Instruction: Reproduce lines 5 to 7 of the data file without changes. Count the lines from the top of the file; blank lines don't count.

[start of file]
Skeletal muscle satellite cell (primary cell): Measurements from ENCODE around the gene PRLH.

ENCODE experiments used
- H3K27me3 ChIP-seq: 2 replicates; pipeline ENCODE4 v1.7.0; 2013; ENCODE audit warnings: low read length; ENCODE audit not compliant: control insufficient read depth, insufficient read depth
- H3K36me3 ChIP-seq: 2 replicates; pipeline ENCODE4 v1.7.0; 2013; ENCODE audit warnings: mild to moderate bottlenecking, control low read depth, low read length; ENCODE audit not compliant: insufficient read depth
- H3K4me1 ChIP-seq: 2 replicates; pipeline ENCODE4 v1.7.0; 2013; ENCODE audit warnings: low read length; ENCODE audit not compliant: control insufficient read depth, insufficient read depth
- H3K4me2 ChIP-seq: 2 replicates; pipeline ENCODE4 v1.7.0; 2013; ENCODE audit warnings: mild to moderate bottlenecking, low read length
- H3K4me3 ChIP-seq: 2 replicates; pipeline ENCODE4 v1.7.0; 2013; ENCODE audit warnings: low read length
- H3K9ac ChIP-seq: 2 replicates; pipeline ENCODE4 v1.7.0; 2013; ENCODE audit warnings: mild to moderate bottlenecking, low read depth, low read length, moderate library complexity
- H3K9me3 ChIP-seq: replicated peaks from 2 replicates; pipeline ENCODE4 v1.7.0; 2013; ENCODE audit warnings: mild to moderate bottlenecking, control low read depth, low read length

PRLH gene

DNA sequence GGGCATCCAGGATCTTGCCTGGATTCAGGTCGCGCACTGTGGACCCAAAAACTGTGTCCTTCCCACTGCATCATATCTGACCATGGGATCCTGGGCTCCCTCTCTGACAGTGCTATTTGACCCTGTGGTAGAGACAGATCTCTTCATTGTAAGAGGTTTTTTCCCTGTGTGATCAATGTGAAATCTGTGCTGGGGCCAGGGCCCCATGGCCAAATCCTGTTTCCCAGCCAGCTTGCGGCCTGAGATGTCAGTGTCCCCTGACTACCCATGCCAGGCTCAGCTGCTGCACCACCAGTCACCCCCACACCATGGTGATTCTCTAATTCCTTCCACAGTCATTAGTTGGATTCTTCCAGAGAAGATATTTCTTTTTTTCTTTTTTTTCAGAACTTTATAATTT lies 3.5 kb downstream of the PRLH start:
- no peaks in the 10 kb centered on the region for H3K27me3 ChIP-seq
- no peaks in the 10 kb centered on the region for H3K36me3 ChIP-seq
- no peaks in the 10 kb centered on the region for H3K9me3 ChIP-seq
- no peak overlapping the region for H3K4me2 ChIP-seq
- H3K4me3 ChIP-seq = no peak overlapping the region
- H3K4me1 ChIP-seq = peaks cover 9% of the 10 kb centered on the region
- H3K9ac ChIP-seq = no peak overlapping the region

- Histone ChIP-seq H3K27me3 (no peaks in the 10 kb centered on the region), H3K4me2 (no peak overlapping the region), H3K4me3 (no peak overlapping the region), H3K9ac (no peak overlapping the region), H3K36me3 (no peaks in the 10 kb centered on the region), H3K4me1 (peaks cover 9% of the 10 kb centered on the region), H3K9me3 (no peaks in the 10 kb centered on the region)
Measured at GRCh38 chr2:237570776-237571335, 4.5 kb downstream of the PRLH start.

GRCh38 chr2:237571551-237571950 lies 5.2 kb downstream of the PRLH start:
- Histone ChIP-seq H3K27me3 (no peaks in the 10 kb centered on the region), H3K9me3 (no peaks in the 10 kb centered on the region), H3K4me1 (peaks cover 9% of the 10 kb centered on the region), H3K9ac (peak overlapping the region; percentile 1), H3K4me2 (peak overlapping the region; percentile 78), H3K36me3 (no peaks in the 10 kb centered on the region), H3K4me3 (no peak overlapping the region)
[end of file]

- H3K4me1 ChIP-seq: 2 replicates; pipeline ENCODE4 v1.7.0; 2013; ENCODE audit warnings: low read length; ENCODE audit not compliant: control insufficient read depth, insufficient read depth
- H3K4me2 ChIP-seq: 2 replicates; pipeline ENCODE4 v1.7.0; 2013; ENCODE audit warnings: mild to moderate bottlenecking, low read length
- H3K4me3 ChIP-seq: 2 replicates; pipeline ENCODE4 v1.7.0; 2013; ENCODE audit warnings: low read length